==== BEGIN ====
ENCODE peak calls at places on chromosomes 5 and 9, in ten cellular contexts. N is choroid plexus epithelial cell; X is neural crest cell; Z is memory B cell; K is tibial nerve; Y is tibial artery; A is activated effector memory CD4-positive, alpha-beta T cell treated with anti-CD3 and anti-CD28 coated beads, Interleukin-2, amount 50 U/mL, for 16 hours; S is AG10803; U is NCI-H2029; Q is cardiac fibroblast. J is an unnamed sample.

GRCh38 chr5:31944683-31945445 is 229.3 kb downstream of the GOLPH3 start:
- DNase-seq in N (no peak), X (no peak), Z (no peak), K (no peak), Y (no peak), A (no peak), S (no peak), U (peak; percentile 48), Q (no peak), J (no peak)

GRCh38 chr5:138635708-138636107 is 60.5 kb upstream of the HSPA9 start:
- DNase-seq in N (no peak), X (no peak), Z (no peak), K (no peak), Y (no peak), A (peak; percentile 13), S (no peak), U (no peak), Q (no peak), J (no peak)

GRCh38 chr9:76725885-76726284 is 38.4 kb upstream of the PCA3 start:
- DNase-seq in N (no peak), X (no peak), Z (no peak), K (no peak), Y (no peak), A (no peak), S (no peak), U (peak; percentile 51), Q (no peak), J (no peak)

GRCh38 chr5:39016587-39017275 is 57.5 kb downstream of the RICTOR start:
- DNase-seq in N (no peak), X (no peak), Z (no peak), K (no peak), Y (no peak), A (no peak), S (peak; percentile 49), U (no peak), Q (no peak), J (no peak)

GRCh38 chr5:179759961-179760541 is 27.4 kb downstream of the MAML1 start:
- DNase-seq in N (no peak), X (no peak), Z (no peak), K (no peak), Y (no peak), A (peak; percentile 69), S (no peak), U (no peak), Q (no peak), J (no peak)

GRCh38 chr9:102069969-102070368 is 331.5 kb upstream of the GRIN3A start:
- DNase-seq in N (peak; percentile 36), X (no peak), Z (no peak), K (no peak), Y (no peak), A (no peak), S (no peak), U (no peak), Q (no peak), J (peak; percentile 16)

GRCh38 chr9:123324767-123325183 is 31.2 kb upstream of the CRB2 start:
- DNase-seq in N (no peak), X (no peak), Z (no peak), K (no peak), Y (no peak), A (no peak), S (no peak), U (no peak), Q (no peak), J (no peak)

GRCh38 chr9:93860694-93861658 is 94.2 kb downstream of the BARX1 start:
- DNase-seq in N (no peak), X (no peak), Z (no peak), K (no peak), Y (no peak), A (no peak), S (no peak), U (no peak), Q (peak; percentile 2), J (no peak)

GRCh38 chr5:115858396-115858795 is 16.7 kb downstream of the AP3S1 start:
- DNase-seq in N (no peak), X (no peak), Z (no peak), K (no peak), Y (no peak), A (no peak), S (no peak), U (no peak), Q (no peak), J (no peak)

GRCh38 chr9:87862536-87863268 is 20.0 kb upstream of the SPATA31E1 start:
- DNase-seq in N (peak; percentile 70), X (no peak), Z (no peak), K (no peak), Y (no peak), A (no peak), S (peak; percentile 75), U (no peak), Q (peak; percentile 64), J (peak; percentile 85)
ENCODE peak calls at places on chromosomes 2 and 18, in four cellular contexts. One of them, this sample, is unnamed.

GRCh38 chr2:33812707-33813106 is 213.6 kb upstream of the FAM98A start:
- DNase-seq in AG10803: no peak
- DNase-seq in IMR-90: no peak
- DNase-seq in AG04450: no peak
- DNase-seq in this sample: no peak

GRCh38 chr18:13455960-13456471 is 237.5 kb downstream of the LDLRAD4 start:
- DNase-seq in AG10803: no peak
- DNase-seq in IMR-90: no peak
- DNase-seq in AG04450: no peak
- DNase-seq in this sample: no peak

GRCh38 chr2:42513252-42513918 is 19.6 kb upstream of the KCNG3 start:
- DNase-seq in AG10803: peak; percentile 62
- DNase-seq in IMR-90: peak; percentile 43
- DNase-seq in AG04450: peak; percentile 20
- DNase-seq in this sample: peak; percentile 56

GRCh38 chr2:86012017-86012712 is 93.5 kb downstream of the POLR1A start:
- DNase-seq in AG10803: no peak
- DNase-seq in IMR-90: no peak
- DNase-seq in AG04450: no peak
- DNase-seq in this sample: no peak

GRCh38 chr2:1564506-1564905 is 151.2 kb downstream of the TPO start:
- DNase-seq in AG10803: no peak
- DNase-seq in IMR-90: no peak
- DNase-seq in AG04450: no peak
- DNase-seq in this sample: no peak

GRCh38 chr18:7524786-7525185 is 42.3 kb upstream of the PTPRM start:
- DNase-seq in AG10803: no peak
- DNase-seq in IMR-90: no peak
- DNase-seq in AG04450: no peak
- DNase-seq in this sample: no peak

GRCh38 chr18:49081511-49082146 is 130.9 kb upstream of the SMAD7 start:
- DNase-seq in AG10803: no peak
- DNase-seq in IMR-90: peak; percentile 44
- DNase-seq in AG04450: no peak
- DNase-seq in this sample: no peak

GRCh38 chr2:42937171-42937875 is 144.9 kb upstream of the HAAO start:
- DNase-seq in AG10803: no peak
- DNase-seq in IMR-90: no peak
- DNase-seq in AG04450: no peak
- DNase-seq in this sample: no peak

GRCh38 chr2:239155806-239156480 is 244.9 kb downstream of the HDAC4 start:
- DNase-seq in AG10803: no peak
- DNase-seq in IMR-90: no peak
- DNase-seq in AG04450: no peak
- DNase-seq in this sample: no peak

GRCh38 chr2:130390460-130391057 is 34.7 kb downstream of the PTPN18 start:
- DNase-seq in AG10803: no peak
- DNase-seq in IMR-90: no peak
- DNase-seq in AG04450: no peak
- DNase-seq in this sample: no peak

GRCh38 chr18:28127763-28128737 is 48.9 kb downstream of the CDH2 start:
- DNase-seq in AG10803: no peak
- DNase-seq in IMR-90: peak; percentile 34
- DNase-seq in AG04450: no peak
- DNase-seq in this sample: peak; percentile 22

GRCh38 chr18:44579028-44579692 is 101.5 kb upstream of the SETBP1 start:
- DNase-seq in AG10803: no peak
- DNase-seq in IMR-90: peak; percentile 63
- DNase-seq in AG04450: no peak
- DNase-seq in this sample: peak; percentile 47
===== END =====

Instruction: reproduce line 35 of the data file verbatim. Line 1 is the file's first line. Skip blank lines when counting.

- DNase-seq in IMR-90: peak; percentile 43